Responding to his urgent plea, the town of Brookhaven donated gowns. Sganga estimated that the home has a seven- to 10-day supply. Sganga, in a statement Thursday night, said the home has “an adequate amount of supplies, which are replenished from a variety of sources on a daily basis.” He said the donations from groups have been "overwhelming and heartwarming.” 

Caruso believes the home failed to quarantine COVID-19 patients based on a conversation she had with one of her father’s caregivers on April 1.

The staff member reported that the first infected patient in her father’s 25-person unit was walking around the hallways and was not required to wear a mask, Caruso said.

“He’s not isolated. He’s just walking around here with everyone else,” she said she was told. 

Caruso said that when she complained to the executive director, he responded that the home was doing its best under guidelines issued by the federal Centers for Disease Control and Prevention. She said he wouldn’t listen to her suggestion about isolating infected patients in areas set aside for adult day care residents that had been closed for weeks.

About 10 days later, her father developed a cough, she said. He was tested for COVID-19 and the next day, Easter Sunday, he was moved to the hospital, where he has been needing an increased amount of oxygen.

Asked about Caruso’s account, the Long Island State Veterans Home did not address specific allegations. Instead, it responded with a written statement: “We are prohibited under HIPAA privacy laws from talking about our residents. What we can tell you is that strict adherence to CDC, Centers for Medicare & Medicaid Services, Veterans Affairs and NYSDOH guidelines is always part of our clinical protocol, and that safety and quality of care are our highest priorities.”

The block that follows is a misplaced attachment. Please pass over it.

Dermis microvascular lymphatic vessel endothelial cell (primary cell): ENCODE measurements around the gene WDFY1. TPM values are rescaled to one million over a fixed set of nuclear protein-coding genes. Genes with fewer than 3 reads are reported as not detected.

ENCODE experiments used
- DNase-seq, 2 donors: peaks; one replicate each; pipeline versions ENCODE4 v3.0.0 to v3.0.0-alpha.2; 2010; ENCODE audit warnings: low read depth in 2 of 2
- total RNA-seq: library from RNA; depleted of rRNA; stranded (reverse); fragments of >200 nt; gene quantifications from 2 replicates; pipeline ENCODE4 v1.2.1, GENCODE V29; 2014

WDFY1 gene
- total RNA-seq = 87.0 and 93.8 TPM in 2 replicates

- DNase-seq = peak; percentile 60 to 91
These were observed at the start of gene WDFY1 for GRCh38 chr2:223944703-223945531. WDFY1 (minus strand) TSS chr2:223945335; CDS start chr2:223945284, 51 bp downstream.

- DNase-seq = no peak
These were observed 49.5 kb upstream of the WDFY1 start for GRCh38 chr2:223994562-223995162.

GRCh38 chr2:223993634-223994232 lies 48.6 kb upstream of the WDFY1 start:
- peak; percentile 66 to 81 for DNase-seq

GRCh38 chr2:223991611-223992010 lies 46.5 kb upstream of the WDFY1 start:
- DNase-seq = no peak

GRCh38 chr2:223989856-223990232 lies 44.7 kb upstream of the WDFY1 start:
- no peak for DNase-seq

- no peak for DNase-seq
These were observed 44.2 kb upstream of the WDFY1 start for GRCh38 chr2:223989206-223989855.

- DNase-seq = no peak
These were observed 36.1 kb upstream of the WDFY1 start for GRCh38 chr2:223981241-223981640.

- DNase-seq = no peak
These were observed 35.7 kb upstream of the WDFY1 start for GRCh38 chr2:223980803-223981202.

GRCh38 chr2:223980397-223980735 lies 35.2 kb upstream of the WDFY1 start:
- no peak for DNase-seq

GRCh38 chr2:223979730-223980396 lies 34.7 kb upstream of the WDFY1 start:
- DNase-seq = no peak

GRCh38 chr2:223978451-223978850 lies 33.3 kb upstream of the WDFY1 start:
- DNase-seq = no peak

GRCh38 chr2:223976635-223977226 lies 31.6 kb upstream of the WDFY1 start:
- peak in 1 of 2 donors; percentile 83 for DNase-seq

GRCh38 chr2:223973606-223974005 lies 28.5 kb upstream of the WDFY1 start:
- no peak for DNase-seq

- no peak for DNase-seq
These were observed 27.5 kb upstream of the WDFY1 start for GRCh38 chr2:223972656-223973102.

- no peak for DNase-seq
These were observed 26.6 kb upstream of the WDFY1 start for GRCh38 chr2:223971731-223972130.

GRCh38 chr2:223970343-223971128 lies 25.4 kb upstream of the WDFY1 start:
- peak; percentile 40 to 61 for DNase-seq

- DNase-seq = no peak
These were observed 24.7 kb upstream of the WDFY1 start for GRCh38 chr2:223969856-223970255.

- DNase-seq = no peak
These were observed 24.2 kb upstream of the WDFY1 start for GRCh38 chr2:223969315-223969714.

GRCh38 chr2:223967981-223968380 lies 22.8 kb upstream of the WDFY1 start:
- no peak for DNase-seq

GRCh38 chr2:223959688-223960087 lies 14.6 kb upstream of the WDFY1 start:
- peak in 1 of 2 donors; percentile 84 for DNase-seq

Before the case emerged in Caruso’s father’s unit, the nursing home said it was quarantining its first cases.

On March 24, a letter from the nursing home informed residents it had the first confirmed case in the nursing home and two others were suspected cases.

“All residents effected are under proper quarantine restrictions (both here and at the hospital) and we have made proper notifications to the New York State Department of Health and the Veterans Administration,” according to the letter to family members.

Kristen Kaplan, of Holtsville, praised the care that the staff has given her father, Robert Honadel, since 2014. Honadel, a 75-year-old Navy veteran, suffers with Parkinson’s disease. He tested positive for COVID-19 at the facility on Saturday.

“They take care of these men like family. They laugh with us, they cry with us. There’s no doubt in my mind they do everything they can do to protect them,” Kaplan said, adding, “Their transparency and honesty with what’s been happening is above and beyond."

Sganga attributed the high number of deaths at his facility in part to the fact that 90% of its population is male. In New York, men made up 60% of the state’s 15,302 deaths, according to the latest data.

The veterans home did not report the average age of the residents who have died.